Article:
leather saddle care   Last month, we covered a variety of ways to protect a leather saddle from rain. Through the course of researching for that article, we came across many other articles and forum posts on leather saddles. The overall landscape of information out there is disheartening. There is a lot of confusion, fear, and mystical speculation around the subject. Apparently us children of post-industrial economics have trouble thinking about natural materials, and tend to relegate them to the same bin as things like weather prediction, the Tarot, and alchemical processes. But it’s really not that complicated. Yes, you can ruin a leather saddle. You can also ruin anything else if you start poking at it without any guidance. So we’ve harvested a small heap of saddle wisdom for you to get you started.

    There are a handful of manufacturers making leather saddles in 2015, some surviving since the dawn of cycling, others started on Kickstarter in the past few years. The pattern is somewhat similar to that of preserved foods, anything made of waxed canvas, hipster hatchets, and wool athletic clothing. The hype of plastic is burnt out, and we are realizing that sometimes the most technically advantageous material happens to already grow on the back of some living creature, or a tree. Our favorite manufacturer is Brooks, who have been making their saddles for a very long time indeed and, thanks to their wide distribution and eternal status, produce a multitude of shapes, sizes, and colors (and special editions, and unique editions, etc, etc…). But how to pick?! Well, we can’t help you decide which shade of brown will suit your frame color best*, nor can we tell you which saddle will fit you! Only your own body can guide you, and it usually turns out, if we may borrow the old wizarding adage, that “the wand chooses the wizard.” Stop by your LBS with the hugest selection of Brooks saddles (big hint if you live in Minnesota) and test out some saddles. Start with something appropriate for your general riding style: narrower for leaned-in drop bar riders, wider for the laid-back cruiser. Put it on a chair and take a seat, and try a few! Brooks saddles are gendered (“S” for women’s fit). It’s a little old fashioned, don’t feel weird if you feel better on the “other” type, many do! We’ll help you out if you are confused, disparaged, or lost.

    confused?

    So you've found a saddle. Now we are going to give your brand new $200 leather-and-steel throne a shove down its path of decay. But we are going to control it, hold its hand, massage it, give it compliments and play it Mozart. You could just throw it on the seat post and start chugging, feeding the leather off your own oily skin and sweat. This works for some, and I salute them. They ride enough and weigh enough to use their calloused Sitz bones as shoe hammers, carving themselves a dwelling into the stone-hard surface of Brooks leather. This is what Brooks recommends, by the way. But Brooks leather is tough, and bone dry. It is shaped with heat and baked at high temperatures until the fibers set, similar to the process used to make medieval leather armor. A new Brooks saddle is a tabula rasa, waiting for your personal "touch". It requires input to selectively soften the areas that need softening, thus:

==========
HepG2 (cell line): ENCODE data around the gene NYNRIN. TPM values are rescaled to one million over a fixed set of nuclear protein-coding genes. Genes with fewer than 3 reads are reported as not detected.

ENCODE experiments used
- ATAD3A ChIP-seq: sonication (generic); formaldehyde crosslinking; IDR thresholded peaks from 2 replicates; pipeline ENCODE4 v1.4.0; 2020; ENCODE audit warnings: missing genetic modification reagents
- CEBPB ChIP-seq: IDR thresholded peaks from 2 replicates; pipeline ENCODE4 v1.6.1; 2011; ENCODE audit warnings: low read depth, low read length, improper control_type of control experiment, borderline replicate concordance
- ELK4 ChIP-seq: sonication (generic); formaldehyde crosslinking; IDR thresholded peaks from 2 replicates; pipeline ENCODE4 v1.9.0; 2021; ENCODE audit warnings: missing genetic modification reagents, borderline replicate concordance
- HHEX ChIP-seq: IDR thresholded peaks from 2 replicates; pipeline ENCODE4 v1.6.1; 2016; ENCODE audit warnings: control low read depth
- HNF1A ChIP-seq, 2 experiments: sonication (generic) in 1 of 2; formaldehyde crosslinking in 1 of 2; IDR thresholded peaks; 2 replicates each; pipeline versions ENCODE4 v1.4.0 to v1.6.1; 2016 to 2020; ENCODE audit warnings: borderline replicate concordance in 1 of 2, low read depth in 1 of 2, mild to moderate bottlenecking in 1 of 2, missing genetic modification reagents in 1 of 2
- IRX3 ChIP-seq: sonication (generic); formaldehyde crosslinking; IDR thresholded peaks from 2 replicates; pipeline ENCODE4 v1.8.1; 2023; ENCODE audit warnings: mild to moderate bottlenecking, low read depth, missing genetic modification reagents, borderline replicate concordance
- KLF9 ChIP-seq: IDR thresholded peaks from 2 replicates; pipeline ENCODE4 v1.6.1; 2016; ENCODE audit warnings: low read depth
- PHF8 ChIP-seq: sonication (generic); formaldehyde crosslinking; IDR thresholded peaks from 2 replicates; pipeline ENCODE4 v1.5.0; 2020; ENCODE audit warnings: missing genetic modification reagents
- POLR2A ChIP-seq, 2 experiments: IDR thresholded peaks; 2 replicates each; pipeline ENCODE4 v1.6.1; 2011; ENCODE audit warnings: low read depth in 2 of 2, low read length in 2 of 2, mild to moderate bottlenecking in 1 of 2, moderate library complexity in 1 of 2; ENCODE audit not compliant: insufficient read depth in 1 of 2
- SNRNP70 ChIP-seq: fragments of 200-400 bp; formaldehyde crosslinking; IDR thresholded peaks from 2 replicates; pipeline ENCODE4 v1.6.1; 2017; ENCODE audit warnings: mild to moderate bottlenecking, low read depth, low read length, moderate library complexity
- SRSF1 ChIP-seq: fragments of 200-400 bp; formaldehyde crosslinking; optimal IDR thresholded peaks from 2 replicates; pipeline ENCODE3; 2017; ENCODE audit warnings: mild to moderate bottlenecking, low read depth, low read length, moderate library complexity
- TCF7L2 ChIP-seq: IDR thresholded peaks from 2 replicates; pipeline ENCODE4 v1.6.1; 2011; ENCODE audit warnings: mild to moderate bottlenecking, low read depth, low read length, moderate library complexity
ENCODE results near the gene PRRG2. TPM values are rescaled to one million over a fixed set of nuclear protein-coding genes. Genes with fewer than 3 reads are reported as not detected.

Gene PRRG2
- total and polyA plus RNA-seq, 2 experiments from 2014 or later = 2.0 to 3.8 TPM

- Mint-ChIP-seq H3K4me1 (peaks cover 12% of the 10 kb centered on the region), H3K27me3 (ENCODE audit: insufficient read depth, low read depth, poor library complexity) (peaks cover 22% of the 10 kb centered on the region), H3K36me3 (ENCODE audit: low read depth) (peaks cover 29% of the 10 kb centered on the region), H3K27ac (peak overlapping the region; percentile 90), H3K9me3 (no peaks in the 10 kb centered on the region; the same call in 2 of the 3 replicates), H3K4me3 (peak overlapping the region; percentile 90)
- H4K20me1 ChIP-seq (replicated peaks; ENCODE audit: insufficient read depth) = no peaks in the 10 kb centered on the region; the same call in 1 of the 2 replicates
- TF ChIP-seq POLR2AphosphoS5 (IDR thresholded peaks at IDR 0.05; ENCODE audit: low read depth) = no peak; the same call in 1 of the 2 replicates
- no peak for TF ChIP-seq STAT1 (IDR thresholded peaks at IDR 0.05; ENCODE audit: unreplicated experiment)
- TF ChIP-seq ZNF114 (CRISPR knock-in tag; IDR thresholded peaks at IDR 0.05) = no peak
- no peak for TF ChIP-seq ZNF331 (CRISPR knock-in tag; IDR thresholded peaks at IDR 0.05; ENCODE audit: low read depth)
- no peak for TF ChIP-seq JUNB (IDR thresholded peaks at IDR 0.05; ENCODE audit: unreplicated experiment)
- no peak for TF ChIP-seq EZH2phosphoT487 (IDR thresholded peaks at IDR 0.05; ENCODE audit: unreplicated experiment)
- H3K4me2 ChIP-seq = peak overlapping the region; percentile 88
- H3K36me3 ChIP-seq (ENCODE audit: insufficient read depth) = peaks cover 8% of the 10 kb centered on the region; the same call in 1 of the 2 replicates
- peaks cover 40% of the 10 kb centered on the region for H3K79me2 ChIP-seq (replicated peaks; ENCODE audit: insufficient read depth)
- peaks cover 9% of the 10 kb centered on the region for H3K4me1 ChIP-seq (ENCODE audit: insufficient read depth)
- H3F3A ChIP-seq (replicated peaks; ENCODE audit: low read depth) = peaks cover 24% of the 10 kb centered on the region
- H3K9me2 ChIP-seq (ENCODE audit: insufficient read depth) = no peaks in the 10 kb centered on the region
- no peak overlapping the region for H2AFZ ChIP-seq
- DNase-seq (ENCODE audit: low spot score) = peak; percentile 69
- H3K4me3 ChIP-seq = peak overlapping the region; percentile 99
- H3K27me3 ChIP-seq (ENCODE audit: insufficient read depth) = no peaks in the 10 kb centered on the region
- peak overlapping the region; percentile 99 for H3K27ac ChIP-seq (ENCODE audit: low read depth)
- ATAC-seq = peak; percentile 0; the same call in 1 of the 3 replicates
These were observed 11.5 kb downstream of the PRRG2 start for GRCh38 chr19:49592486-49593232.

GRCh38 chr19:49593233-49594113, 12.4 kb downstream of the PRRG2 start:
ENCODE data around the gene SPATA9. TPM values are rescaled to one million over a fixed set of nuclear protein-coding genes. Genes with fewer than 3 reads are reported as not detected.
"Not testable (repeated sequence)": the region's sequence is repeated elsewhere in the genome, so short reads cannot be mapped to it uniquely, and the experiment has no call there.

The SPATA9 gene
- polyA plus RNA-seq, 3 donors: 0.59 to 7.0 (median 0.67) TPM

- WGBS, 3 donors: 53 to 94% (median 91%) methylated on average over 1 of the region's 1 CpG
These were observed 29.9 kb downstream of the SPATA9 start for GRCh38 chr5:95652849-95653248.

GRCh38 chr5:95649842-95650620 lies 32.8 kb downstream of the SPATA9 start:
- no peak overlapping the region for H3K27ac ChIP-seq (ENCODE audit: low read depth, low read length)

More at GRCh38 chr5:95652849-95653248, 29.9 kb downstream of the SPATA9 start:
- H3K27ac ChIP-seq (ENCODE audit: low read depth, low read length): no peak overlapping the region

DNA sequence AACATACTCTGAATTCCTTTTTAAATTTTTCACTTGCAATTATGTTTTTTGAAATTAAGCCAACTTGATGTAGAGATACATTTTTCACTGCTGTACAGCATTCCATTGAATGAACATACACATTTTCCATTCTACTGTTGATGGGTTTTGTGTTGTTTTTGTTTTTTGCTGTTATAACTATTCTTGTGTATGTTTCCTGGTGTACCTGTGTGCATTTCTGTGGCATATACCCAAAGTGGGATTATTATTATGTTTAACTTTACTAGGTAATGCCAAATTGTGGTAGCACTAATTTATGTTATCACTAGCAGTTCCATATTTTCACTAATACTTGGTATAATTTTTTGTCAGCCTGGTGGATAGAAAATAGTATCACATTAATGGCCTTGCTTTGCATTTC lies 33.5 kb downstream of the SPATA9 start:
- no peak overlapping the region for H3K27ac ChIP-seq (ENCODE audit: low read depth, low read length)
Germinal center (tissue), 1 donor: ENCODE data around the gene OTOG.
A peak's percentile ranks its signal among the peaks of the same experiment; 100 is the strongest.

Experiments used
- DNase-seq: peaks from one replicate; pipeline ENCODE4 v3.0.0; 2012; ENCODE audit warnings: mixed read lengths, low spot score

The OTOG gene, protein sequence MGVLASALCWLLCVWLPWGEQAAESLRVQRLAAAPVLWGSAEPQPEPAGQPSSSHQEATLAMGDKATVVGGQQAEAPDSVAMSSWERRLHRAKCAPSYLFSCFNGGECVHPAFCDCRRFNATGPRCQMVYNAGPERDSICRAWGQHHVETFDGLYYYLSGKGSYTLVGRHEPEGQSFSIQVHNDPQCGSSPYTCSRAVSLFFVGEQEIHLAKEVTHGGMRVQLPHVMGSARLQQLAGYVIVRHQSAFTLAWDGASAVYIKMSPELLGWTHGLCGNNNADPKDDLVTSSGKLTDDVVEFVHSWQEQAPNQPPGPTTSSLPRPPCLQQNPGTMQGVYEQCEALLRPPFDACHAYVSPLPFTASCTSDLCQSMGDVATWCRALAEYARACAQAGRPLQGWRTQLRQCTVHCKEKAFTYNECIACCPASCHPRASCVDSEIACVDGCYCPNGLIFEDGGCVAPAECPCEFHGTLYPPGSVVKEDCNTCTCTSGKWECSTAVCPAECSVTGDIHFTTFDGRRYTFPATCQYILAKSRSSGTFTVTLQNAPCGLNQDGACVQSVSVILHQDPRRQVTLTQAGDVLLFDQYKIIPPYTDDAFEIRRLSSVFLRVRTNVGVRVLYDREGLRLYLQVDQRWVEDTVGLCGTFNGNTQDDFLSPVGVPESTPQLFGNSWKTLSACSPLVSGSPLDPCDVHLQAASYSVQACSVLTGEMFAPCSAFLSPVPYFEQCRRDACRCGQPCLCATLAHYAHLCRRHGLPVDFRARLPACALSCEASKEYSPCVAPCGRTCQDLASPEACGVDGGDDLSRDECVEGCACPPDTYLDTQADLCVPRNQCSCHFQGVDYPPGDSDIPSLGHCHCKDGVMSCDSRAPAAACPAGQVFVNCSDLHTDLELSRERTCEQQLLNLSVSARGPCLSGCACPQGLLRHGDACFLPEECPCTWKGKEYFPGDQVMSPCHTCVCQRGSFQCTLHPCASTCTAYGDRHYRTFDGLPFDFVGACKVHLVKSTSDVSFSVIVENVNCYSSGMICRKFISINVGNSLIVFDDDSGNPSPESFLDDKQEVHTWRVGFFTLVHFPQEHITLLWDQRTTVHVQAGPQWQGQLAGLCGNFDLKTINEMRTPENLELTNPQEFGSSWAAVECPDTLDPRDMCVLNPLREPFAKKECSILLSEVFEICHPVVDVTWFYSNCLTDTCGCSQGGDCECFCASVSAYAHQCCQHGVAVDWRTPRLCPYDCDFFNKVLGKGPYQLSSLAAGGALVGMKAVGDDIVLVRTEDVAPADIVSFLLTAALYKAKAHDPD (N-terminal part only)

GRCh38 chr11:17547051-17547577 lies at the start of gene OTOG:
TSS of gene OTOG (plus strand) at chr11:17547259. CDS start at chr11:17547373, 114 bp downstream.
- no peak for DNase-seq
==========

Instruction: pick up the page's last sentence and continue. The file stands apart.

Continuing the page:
1. Acquire some Brooks Proofide.
    2. Load a good helping onto the middle-rear section of the seat. Think of the saddle in two parts: the nose, and the seat. You are aiming for the front portion of the seat area, where your Sitz bones land. Get some on the raw underside of the saddle in the same area. Spread a very light coat on the rest of the top surface.
    3. Let the Proofide soak into the leather for a bit, until dry. It soaks in surprisingly fast. Like we said, these saddles are bone dry.
    4. Polish off the excess with a clean polishing rag. This will unseat any dye left on the surface of the saddle that would otherwise end up on your shorts.
    5. Ride hard, ride often.
    6. The saddle should start to deform, and should be very comfortable in 100 - 200 miles.
    Here's what it looked like when we treated one of our store demonstrator saddles: After the initial break-in period, an occasional treatment with Proofide will keep the leather supple and reasonably protected from water damage, but it will not be waterproof†. Proofide is made of waxes and oils, which don't mix with water, but if enough Proofide were used to waterproof the saddle, it would become too soft and would stretch beyond usefulness. Don't do it! And a final word: should you be tempted by that nice little chrome tensioning tool stamped with the Brooks logo, don't touch it! You will have plenty of experience with your saddle before it is necessary. Now go ride your magic carpet of velo-human friendship!     * - actually we can! Stop by and we’ll give you our refined and well-informed opinion. † - see our previous post, "Seat Thoughts: Saddle Covers".

Items 9 to 12 of 155 total

Page:
  1. 1
  2. 2
  3. 3
  4. 4
  5. 5
  6. ...
  7. 39